The Anxiety Chronicles is a series from The Lily that examines the journeys different women have with anxiety.
This week, we hear from María Sanoja, a graphic designer currently based in the Dominican Republic. For the past seven years she lived, studied and worked in New York City, where she started her project 100 Days of Overthinking in an effort to be more present.
Others found out about my anxiety before I did. I could keep calm in moments of high pressure and intensity, so I figured I couldn’t possibly be anxious. My mind would spiral out of control, from irrational fears to excessive guilt for the tiniest of mistakes. But I told myself that wasn’t anxiety.
I have always considered myself an overthinker. I’ve always dwelled too much on banal decisions, going insane over “tough” choices that aren’t significant, and beating myself up for anything that I did that wasn’t “the best possible outcome.”
I realized that I was missing out on all the wonderful things around me because I was so stuck in my own thoughts. Even when I didn’t have any immediate worries, I’d go back to pick at some old scab, most times beating myself up for whatever potentially wrong thing I had done. It wasn’t after I started 100 Days of Overthinking that I understood my overthinking as a manifestation of anxiety.
For me, it’s always crying. I’m often able to hold it in until I’m by myself, but also very often I can’t. When I feel anxiety kicking in, I get overwhelmed. I feel my eyes grow watery, and I know that at the slightest poke I’ll burst. I have to tilt my face up and dedicate every nerve of my body to keep the tears in.
My mood crashes in a matter of seconds. I retreat into my own mind and shut off what’s around me. I’m unable to pay attention to anything else — every thought is destined to worry about whatever I’m anxious about. I feel deflated, defeated, and stuck — feelings that are almost always followed by guilt for my own negativity.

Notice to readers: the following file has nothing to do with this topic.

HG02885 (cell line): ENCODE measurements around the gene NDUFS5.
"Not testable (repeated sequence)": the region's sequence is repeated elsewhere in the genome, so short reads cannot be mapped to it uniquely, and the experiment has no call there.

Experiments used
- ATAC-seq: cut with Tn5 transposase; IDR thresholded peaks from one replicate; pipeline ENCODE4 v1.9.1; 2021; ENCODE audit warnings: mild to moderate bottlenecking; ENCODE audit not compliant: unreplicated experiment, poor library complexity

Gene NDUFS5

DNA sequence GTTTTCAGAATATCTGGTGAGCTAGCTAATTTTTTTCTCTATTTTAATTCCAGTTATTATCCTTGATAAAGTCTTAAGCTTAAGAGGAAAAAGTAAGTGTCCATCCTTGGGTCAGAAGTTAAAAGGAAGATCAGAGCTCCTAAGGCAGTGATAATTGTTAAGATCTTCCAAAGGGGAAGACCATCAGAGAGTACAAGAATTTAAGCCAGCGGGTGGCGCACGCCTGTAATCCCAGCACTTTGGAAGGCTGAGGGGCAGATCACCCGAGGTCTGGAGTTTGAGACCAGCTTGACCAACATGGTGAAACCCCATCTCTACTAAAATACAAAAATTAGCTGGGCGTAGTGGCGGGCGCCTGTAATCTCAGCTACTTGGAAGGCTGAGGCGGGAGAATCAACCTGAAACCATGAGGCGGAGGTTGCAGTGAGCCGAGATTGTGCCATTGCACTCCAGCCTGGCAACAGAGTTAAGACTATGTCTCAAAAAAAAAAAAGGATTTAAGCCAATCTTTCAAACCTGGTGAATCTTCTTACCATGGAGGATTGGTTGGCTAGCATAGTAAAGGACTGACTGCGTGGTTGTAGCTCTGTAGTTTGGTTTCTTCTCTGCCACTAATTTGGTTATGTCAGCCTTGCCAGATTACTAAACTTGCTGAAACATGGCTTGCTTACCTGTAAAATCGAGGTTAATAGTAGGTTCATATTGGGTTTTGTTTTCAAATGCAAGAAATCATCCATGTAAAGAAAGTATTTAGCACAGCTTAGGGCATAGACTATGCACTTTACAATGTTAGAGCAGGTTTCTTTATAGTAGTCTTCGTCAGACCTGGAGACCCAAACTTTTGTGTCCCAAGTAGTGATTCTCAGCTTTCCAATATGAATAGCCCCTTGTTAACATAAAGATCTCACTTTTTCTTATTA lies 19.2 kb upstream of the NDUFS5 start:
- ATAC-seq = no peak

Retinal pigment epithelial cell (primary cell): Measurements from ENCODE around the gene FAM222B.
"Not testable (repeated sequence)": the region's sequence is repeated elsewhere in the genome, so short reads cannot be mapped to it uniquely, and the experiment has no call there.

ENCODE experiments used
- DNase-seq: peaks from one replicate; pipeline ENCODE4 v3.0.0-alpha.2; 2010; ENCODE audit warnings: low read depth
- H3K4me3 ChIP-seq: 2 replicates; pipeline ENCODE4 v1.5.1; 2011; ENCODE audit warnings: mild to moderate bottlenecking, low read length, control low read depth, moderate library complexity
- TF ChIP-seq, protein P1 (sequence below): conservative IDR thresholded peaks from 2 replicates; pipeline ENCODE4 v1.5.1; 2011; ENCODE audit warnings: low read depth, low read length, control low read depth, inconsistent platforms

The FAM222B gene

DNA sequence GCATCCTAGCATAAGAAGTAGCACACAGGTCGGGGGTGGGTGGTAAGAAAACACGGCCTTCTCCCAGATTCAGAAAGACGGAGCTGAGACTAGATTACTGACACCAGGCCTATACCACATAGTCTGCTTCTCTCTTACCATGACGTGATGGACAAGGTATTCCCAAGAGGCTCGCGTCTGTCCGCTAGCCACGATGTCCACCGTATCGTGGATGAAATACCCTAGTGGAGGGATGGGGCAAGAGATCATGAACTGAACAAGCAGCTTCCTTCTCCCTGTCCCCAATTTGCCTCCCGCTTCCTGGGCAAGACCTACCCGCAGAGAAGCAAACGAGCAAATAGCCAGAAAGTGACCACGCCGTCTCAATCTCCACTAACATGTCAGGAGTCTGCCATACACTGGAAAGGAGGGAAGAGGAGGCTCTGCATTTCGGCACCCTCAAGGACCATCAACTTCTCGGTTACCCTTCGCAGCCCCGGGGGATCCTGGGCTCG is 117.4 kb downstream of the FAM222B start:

I’m aloof and absentminded most of the time, and very often I crash and cry once. I’m unable to be productive, and I feel clouded when I try to focus. I get frustrated at my own inability to concentrate and to get past whatever is making me anxious, so I beat myself up.
I seek out validation from the people closest to me. I feel the need to share my thoughts, looking for reassurance and advice. I have a very hard time keeping my anxiety to myself, but it’s a double-edged sword — often when I don’t find the peace that I’m looking for in others, I sink a little deeper.
I often feel like I overwhelm or tire others with my anxiety. 100 Days of Overthinking became a go-to coping mechanism for me because I could share my thoughts without burdening anyone. It has also meant channeling my anxious energy in a positive and productive way, and one that seems to connect people who feel that way, too. It’s led me to embrace my anxiety.
It gets worse when it is ignored — you feed it each time you neglect it. I struggled to understand how my anxiety came to be, and it was only when I started therapy that I understood that each time I disregarded my anxious feelings, I was actually letting it build and grow inside me, allowing it to intensify.